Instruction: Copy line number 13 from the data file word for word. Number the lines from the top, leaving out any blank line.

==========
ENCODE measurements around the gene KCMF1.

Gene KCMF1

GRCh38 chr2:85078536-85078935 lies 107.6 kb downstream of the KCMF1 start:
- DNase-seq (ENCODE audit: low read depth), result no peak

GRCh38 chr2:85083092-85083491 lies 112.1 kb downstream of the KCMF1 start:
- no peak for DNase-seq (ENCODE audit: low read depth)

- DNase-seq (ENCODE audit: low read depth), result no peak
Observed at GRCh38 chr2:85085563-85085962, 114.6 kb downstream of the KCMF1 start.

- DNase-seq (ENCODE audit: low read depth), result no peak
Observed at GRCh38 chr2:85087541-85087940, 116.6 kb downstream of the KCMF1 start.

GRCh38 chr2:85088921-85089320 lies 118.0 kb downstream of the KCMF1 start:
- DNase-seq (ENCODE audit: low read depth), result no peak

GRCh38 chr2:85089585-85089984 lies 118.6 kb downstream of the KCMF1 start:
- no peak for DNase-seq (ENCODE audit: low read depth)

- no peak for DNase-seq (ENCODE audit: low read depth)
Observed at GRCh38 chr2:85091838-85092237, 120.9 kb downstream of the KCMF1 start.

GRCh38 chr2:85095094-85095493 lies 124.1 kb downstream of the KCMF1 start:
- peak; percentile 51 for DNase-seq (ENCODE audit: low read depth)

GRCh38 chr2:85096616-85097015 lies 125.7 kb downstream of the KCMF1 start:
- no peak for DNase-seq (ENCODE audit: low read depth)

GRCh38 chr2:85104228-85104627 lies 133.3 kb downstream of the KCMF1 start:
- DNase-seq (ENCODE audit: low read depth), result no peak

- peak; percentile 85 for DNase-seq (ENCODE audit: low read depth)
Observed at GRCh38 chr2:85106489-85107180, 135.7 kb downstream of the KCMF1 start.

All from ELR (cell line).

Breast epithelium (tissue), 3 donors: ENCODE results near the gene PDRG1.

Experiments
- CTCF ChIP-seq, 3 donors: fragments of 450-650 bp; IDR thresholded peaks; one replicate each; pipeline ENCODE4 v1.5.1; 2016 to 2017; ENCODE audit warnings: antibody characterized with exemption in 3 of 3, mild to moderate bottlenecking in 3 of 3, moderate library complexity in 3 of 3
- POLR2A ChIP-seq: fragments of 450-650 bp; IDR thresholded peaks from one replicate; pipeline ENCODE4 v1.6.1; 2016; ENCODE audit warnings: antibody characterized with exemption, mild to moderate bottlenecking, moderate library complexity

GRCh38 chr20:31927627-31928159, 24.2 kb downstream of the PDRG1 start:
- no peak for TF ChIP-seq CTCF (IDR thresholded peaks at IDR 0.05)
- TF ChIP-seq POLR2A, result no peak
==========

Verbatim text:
GRCh38 chr2:85089585-85089984 lies 118.6 kb downstream of the KCMF1 start: